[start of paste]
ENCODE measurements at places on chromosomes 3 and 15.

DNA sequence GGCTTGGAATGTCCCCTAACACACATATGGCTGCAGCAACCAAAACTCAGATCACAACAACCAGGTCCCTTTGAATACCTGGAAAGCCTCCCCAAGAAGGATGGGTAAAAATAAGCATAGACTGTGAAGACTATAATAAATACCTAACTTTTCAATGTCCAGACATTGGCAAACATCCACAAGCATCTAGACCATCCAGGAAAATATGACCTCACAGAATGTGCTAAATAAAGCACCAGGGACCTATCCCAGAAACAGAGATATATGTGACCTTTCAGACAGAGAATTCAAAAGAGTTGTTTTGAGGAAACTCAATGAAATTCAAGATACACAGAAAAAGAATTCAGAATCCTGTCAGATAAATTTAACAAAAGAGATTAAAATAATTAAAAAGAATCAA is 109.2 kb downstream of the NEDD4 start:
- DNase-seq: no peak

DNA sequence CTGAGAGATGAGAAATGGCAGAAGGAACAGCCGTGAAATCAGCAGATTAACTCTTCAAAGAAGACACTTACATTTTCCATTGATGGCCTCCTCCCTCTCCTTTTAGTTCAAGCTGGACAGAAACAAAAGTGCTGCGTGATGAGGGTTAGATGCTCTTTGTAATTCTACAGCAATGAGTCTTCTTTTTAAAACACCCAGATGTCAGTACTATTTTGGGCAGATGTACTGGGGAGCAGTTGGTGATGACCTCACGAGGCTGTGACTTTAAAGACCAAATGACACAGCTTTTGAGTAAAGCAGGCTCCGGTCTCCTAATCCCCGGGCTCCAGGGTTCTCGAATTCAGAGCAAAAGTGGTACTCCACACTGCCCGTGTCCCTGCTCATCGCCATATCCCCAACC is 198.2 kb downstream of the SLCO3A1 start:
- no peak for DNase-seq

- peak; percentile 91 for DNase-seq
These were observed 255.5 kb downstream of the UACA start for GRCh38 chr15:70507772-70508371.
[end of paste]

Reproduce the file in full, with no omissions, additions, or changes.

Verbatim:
ENCODE measurements at places on chromosomes 3 and 15.

DNA sequence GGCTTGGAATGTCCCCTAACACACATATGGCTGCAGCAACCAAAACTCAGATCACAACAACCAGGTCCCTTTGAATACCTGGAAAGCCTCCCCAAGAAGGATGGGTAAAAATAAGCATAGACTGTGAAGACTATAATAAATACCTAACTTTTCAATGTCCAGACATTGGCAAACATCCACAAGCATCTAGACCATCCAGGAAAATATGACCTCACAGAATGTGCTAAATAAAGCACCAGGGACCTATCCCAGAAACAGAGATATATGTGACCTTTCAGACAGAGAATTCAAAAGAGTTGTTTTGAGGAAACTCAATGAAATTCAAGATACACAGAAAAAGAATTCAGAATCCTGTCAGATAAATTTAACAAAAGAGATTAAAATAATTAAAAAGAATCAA is 109.2 kb downstream of the NEDD4 start:
- DNase-seq: no peak

DNA sequence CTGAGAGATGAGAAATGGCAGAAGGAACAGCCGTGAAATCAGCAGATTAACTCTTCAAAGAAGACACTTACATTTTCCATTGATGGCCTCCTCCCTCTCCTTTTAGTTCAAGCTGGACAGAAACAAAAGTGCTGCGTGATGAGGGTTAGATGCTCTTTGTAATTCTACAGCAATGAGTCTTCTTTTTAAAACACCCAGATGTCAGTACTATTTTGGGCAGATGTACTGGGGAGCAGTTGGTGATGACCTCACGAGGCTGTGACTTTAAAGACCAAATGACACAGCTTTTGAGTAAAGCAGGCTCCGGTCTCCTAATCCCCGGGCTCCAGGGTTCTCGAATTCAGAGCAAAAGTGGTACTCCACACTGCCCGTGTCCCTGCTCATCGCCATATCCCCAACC is 198.2 kb downstream of the SLCO3A1 start:
- no peak for DNase-seq

- peak; percentile 91 for DNase-seq
These were observed 255.5 kb downstream of the UACA start for GRCh38 chr15:70507772-70508371.